This video is for those so fed up with the man­u­fac­tured crap storm over their TV show you want to throw what’s in your tool box at the television.

Jole McHale’s not as good as my all-time favorite host of “Talk Soup,” the skunk-boy him­self John Hensen, but he’s close.

(Now I fear I’m going to hear it from the Greg Kin­n­ear fans…)

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Finally, Some Five Guys Love

Never cared much when Obama and Biden went to Ray’s Hell Burger last month.  As much fun as watch­ing MSNBC make a total shill out of them­selves was, the only ques­tion going to through my mind was “What, He Blew Off Five Guys?”

Few Wis­con­sinites know what “Five Guys” is, but I believe there’s one in Madi­son.  In short, it’s cho­les­terol in a bun, but it’s one tasty bit of cho­les­terol in what is my opin­ion the sec­ond best burger chain I’ve ever been at.

Noth­ing beats a Culver’s But­ter­burger.  Nothing.

So, it’s good to see the big guy go and give Five Guys some exposure.

WASHINGTON — For a health food nut, Pres­i­dent Barack Obama sure likes his burgers.

Pres­i­dent Barack Obama made a sur­prise lunchtime stop at Five Guys, a fast-food restau­rant in Washington.

The pres­i­dent ordered a cheese­burger with let­tuce, tomato, jalapeno pep­pers, and mus­tard as well as sev­eral other cheese­burg­ers to go. He also ordered a cheese­burger for Brian Williams, news anchor for NBC. The net­work was film­ing a day-in-the-life pro­gram at the White House.

The pres­i­dent snacked on peanuts, and chat­ted with sur­prised cus­tomers while he waited for his order.

There are “more prob­lems than we thought,” Obama told a man who asked him about his first months in office.

Early this month, Obama and Vice Pres­i­dent Joe Biden took a short motor­cade ride from the White House to Vir­ginia and ordered lunch at a small inde­pen­dent restau­rant called Ray’s Hell Burger. First lady Michelle Obama recently said she snuck out to a Five Guys restau­rant with­out any­one noticing.

An aver­age cheese­burger at Five Guys costs about $5.50 plus tax.

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This is a Test

One the road, so blog­ging is pretty lim­ited today. Sorry about that, this is how­ever, the first post I’ve done com­pletely from my BlackBerry.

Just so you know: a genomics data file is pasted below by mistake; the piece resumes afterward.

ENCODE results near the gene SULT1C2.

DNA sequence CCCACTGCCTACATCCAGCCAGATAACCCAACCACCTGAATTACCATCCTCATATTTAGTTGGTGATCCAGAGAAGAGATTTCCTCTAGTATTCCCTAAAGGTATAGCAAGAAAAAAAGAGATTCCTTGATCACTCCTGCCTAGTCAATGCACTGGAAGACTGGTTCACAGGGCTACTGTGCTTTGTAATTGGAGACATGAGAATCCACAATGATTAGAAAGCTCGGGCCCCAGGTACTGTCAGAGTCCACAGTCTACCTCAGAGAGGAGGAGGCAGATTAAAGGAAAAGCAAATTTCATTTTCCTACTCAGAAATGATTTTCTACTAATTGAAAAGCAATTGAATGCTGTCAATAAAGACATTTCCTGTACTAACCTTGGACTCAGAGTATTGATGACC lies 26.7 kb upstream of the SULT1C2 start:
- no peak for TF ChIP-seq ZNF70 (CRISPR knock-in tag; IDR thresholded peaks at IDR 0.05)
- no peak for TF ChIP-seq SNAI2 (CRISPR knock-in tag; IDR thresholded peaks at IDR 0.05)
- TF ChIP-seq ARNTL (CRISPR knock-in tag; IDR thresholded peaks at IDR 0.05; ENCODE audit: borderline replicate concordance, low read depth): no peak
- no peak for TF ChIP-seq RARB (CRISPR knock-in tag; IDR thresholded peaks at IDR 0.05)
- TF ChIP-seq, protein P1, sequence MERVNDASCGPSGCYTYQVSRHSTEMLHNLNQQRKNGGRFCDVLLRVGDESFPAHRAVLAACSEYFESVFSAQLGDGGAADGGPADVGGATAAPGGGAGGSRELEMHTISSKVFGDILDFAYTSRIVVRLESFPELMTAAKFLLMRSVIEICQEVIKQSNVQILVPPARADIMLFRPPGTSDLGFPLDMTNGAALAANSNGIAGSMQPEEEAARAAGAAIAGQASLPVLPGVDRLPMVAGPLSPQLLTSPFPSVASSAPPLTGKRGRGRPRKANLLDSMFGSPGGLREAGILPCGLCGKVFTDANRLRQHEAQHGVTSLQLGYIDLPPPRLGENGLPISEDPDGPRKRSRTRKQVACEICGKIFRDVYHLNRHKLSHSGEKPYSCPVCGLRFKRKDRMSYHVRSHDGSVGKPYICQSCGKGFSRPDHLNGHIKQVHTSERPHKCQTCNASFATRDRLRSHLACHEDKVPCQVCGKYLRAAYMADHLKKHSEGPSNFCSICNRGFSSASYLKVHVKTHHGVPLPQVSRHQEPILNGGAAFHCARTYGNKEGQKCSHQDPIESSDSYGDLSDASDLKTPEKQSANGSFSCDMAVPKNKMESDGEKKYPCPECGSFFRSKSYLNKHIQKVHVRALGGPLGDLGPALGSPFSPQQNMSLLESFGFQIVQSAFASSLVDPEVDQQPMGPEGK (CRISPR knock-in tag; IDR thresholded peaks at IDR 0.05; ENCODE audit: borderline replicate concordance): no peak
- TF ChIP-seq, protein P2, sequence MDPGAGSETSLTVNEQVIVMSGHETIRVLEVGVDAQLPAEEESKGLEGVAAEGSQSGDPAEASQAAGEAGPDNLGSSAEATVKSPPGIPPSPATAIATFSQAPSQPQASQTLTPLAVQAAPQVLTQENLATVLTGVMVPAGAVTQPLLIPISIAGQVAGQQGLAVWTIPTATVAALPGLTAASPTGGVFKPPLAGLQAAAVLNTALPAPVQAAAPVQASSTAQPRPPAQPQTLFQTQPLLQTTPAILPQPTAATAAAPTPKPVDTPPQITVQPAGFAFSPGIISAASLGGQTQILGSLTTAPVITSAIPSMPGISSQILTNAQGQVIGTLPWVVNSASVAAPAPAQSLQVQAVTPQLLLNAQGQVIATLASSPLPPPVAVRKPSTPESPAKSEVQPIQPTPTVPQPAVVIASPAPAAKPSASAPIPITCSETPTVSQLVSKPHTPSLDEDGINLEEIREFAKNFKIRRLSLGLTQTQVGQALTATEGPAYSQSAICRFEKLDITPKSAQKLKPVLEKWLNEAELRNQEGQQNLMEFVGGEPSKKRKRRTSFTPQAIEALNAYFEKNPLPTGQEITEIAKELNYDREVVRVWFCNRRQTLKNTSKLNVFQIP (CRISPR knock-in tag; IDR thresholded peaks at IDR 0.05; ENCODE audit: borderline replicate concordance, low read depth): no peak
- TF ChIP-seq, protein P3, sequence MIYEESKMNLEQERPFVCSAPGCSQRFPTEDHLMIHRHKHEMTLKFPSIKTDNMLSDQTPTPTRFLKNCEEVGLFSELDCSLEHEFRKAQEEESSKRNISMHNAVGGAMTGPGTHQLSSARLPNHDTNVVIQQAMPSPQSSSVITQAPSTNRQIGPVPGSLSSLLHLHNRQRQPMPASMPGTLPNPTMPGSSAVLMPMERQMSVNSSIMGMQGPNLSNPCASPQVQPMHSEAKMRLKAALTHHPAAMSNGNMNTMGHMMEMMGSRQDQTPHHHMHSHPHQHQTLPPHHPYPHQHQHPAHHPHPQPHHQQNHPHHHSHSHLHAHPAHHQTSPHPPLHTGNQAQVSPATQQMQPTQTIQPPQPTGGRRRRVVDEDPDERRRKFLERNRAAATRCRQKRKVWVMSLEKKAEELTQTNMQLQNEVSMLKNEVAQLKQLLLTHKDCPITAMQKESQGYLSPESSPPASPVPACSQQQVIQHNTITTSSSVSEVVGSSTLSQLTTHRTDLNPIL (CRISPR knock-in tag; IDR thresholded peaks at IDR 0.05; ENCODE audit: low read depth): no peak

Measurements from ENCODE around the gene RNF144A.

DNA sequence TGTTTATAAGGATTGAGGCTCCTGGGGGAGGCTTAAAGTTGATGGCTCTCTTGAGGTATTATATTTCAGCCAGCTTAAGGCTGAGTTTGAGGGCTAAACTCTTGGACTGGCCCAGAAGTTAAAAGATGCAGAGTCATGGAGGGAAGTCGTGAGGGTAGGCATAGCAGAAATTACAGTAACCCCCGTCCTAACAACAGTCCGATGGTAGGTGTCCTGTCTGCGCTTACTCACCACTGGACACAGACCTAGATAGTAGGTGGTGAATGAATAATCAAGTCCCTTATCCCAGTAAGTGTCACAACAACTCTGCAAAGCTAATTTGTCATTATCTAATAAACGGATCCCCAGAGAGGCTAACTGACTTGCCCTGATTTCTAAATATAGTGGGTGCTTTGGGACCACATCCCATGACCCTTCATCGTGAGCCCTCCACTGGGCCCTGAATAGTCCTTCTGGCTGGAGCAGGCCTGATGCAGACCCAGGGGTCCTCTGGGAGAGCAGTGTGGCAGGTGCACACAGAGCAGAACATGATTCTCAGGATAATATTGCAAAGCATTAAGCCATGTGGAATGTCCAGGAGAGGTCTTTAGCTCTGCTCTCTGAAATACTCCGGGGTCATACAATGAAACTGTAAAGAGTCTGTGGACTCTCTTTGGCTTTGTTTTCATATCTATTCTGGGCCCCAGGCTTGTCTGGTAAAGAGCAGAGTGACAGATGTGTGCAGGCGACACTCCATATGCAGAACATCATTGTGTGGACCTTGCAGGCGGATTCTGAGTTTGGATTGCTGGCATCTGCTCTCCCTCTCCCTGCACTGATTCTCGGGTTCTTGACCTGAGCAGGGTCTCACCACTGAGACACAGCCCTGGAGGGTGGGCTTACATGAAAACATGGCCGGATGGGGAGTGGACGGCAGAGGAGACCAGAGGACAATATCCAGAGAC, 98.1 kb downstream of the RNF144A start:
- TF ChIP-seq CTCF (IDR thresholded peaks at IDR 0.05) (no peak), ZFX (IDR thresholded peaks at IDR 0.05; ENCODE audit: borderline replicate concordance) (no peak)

So I got that going. Hope­fully, I can use this more in the future for text posts and the like.


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Only 6 Knew of the Commerce Clause

To hell with the U.S. Con­sti­tu­tion.

To hell with legal sum­ma­tions going back to 2007 which say doing it would lead to a legal fight the state will no doubt lose, these guys have a bud­get hole to “fix” and golf with big name donors to play today.

The Legislature’s bud­get com­mit­tee approved Gov. Jim Doyle’s plan to tax oil com­pa­nies to help pay for roads and allo­cated fund­ing for seven road and bridge projects.

Repub­li­cans wanted to strip the oil tax out of the state bud­get, say­ing it would result in costly lit­i­ga­tion and ulti­mately be passed onto con­sumers. But Democ­rats who con­trol the com­mit­tee let the pro­vi­sion stand.

An effort to remove the tax failed 6–10, with Rep. Gary Sher­man (D-Port Wing) and Rep. Jen­nifer Shilling (D-La Crosse) join­ing the committee’s four Republicans.

Doyle’s plan includes a mea­sure that says the tax can’t be passed onto con­sumers, but oppo­nents of the tax say that require­ment wouldn’t with­stand a court challenge.

Of course, this tax wouldn’t be nec­es­sary if dur­ing his tenure as Gov­er­nor, Jim Doyle hadn’t raided the state’s trans­porta­tion and infra­struc­ture to tune of a cou­ple of bil­lion dol­lars over eight years to ‘fill’ past bud­get holes and pay off his high-moneied backers.

Kudos to the Jour­nal Sen­tinel for pro­vid­ing this list though.  It’s always good to see pork being handed out on a par­ti­san basis in the JFC hear­ings.  Sun­light and trans­parency are always good for government.

Espe­cially one being run by this den of liars and thieves.

Sep­a­rately, the com­mit­tee voted 12–4 on party lines on a trans­porta­tion pro­vi­sion that included fund­ing for seven road and bridge projects that will help Democ­rats who face tough elec­tions next year.

The allo­ca­tions are for:

  • * Up to $1.25 mil­lion for Man­i­towoc Road in Bellevue.
  • * Up to $500,000 for Wash­ing­ton Street in Racine.
  • * Up to $430,000 for High­way X in Chippewa County.
  • * Up to $400,000 for State St. in Racine.
  • * $250,000 for a bridge on S. Reid Road in Rock County.
  • * $100,000 for Huron Road in Bellevue.
  • * $20,000 for a pedes­trian path in Rock County.